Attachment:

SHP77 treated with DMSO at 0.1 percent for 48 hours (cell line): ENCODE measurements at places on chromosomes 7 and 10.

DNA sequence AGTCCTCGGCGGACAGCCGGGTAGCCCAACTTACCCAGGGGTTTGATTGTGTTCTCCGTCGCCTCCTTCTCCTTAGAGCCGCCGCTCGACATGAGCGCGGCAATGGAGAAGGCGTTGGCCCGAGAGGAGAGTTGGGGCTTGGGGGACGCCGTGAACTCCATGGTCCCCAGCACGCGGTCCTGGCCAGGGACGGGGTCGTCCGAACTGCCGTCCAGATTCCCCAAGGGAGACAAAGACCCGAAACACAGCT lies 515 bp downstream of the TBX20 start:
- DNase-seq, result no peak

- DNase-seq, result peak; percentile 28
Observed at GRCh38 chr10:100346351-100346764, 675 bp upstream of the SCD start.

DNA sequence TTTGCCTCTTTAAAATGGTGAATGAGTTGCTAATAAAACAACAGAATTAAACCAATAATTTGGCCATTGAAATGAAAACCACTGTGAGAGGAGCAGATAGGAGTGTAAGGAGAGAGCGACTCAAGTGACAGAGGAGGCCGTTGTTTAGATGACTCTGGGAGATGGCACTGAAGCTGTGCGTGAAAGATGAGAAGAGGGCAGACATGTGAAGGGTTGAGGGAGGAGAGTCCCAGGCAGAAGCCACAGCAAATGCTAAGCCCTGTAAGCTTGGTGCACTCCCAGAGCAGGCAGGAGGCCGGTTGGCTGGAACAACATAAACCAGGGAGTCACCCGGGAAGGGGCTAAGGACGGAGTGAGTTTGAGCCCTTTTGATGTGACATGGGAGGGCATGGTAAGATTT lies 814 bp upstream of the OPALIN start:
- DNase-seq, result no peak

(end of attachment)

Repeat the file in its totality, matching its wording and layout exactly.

SHP77 treated with DMSO at 0.1 percent for 48 hours (cell line): ENCODE measurements at places on chromosomes 7 and 10.

DNA sequence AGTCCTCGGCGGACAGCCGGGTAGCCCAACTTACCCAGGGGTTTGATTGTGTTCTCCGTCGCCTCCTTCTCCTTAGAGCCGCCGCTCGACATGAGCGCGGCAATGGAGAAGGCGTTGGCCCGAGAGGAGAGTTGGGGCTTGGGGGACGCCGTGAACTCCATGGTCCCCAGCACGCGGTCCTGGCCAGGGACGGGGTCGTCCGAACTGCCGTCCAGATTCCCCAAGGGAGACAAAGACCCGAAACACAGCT lies 515 bp downstream of the TBX20 start:
- DNase-seq, result no peak

- DNase-seq, result peak; percentile 28
Observed at GRCh38 chr10:100346351-100346764, 675 bp upstream of the SCD start.

DNA sequence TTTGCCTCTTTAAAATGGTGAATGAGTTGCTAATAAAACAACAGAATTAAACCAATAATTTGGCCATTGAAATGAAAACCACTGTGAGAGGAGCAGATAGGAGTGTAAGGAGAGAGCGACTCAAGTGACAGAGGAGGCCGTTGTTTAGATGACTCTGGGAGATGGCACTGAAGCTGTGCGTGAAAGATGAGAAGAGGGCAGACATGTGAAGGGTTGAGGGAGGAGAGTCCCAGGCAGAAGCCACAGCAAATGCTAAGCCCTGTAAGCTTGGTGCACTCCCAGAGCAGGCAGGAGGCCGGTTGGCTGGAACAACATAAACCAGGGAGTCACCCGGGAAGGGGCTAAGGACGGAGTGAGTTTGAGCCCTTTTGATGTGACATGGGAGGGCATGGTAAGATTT lies 814 bp upstream of the OPALIN start:
- DNase-seq, result no peak